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Fall in love with your book proposal: especially for memoir writers.

You’ve written your memoir. Now what?

Finishing your memoir is not the end of the path to publication. You’re going to need a book proposal. But why?

Your book proposal is where the rubber hits the road. If your memoir is truly going to be published, you are going to have to figure out how to persuade an agent and an editor that it’s commercially viable—as well as creatively attractive. Your book proposal encapsulates the idea of your memoir, and helps you to explain why anyone's going to be interested enough to buy it.

The book proposal is your next milestone. It’s the culmination of honing your message, testing it on your audience, and analyzing the competition. A well-written book proposal for an outstanding memoir has a high chance of securing an agent and a publisher.

But here are your qualifiers: it must be fresh, well-written, persuasive, timely, professional, and desirable. And remember that, in order to get a literary agent or acquisitions editor to read your memoir, you’re going to have to hook them with an excellent book proposal.

Why should I do this?

Starting out, a question a lot of people ask is, “can I just send in my manuscript?” The simple answer is no. You need to convince an agent or editor that they should take the time to read your whole story—and your well-crafted book proposal is the way to do this.

Glance and gone

One beef that a lot of authors have is this: you send off a book proposal to an agent or twenty, and it can take months before you hear back. Some of you might imagine those agents are just filing their nails, meeting for lunch, taking their time, being very Zen and leisurely. But in fact, it's glance and gone. Unless you grab their attention, they’re gone and onto the next author’s pitch.

So, how can you convince agents and publishers to love your memoir proposal?

When they receive your proposal, the first step for an agent or publisher is figuring out why they should read this submission out of the thousands on the desk in front of them. So make it accessible, and hook them quick.

Your book proposal should be split into sections, to make it easy for the agent to flick through, then dive into the pieces they want to read. You need to show them that you understand the competition, and you know about comparative titles. Most importantly, you need to show that you understand what your story is about and who might want to read it.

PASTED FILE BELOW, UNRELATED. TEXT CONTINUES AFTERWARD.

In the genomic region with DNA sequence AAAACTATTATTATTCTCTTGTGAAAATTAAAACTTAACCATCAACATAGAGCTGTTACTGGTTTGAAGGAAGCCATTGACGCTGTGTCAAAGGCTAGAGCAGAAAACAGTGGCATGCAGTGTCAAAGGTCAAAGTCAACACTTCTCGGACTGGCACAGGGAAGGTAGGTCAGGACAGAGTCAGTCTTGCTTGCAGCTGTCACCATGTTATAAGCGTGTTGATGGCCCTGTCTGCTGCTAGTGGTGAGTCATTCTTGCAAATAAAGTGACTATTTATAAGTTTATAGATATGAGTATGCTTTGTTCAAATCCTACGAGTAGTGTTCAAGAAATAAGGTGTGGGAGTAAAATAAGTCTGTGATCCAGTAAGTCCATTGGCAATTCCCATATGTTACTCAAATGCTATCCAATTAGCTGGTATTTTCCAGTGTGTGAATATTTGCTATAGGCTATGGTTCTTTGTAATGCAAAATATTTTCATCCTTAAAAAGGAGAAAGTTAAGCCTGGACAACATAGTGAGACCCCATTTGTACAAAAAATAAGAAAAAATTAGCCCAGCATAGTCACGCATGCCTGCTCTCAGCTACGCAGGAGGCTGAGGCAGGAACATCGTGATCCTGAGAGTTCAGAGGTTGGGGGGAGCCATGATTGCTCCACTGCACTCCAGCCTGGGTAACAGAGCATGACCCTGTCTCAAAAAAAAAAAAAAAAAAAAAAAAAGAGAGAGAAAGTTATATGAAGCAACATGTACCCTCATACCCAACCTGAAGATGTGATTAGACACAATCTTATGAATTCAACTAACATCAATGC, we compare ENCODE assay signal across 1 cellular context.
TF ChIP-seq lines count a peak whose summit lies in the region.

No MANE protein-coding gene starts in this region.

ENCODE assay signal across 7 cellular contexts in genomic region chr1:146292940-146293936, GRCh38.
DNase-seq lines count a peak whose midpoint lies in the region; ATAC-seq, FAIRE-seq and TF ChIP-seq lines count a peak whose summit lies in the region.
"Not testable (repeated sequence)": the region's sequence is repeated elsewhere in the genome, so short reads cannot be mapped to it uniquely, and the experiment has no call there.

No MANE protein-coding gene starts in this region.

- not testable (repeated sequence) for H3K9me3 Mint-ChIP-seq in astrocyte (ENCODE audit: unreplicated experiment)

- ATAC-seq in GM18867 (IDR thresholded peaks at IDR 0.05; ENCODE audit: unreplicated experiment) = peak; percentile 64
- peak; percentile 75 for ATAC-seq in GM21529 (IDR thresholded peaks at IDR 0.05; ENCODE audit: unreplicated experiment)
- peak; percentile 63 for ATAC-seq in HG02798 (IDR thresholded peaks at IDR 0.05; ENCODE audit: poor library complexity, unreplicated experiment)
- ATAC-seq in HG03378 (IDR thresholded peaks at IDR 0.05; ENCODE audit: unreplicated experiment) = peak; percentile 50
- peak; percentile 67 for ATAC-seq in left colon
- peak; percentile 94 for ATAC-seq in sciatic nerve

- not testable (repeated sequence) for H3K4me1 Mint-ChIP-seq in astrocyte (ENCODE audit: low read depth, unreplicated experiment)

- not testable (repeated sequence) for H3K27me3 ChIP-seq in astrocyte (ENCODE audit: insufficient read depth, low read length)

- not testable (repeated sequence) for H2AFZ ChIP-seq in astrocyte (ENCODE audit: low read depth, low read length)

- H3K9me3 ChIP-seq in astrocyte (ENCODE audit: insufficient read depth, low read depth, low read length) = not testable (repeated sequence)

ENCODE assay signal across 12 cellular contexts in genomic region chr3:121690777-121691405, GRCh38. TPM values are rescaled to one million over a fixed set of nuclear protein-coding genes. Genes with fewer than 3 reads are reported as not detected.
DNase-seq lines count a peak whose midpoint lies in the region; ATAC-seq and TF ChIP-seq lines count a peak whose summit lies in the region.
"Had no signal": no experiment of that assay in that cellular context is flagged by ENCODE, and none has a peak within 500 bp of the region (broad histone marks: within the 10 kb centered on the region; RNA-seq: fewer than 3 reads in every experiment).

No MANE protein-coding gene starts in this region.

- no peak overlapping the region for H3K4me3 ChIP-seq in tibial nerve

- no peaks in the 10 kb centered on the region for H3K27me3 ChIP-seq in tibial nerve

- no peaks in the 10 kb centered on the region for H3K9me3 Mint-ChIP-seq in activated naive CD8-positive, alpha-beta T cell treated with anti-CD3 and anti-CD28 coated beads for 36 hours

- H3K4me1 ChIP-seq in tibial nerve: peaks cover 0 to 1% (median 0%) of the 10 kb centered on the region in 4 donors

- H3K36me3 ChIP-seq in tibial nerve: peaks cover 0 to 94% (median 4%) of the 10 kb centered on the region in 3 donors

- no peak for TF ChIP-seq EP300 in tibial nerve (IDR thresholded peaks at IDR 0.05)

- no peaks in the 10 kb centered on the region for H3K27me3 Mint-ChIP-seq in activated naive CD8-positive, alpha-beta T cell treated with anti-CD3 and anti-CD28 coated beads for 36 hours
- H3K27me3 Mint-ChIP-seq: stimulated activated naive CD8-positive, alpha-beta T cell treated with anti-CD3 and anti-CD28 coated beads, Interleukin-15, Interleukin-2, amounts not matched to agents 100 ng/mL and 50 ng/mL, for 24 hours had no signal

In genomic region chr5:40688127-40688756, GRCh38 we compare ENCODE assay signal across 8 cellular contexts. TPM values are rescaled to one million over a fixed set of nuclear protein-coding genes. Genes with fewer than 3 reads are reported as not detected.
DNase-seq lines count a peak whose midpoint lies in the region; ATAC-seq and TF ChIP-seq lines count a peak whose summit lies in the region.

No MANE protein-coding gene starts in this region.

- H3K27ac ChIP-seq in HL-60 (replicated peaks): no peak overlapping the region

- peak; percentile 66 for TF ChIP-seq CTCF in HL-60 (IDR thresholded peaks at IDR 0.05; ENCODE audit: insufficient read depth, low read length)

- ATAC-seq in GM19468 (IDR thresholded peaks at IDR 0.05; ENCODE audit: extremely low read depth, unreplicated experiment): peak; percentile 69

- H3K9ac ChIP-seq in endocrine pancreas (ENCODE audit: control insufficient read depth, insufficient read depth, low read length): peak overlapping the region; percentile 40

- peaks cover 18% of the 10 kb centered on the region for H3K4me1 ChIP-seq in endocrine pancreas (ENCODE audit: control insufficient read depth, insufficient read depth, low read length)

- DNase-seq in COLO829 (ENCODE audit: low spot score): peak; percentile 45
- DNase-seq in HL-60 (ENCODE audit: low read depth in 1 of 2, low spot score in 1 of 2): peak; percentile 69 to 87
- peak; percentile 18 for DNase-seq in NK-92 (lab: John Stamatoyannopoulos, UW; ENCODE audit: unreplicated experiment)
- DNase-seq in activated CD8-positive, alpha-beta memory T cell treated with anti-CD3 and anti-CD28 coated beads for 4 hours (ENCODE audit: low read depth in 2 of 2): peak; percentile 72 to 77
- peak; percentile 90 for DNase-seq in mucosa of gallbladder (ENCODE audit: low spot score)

Is it good for me?

A book proposal is a vital part of your development as an author. It demonstrates your understanding of the commercial aspect of your work and how people will receive it. It’s an amazing exercise in empathy, because it makes you think, what will my memoir sound like to an agent or to an editor? In fact, it doesn't stop there, because the book proposal becomes a strand of DNA that stays with your book all the way. It will be the core of what is known about your memoir. It’s how the sales and marketing team at your publishing house will learn about your book. It will become a hub from which the jacket copy might be written, as well as the advance information and press media materials, and the copy that booksellers base their buying decisions on.

Ultimately, a well worked book proposal has benefits for you. It makes you strong in your convictions about your memoir and your message, and who you are as an aspiring author.

In the end, you’re going to love your book proposal because it will teach you how to reach your potential readers and will give you a great chance to get published.

These are the principles, but how do we write this amazing book proposal for a memoir?

If you want to learn more and get practical guidance, click here to access an on-demand webinar How to Write a Book Proposal for Your Memoir. This is an in-depth conversation between me and memoir expert Joanne Spataro, in which Joanne and I discuss the whys and wherefores, as well as the pitfalls of writing a book proposal for your memoir. You’ll be guided through the entire process with useful pointers, tips, and expert advice.

Image by Ylanite Koppens from Pixabay


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